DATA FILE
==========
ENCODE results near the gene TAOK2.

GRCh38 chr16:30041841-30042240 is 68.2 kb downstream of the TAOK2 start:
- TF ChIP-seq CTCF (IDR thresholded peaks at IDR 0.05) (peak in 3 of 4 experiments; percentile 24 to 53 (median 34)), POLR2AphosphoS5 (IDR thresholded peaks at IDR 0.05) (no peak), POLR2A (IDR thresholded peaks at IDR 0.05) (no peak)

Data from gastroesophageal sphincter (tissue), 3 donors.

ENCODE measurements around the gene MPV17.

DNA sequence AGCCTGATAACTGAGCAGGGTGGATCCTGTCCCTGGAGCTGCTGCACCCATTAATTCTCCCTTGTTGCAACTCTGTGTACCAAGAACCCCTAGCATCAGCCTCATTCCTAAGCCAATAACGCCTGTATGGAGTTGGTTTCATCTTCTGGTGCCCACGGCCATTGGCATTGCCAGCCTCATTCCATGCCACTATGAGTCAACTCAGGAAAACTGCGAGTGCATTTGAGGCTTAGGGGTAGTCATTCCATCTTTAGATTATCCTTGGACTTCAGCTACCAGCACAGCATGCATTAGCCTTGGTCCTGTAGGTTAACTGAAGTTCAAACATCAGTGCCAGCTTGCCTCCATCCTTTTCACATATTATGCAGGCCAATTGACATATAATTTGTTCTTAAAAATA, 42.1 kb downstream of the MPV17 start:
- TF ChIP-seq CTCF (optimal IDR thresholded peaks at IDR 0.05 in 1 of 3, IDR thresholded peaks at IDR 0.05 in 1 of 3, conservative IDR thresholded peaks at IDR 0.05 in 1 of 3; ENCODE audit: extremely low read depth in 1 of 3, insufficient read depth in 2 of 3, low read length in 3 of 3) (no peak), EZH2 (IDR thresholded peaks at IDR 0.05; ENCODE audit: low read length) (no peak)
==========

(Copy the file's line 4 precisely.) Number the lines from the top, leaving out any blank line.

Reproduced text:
Data from gastroesophageal sphincter (tissue), 3 donors.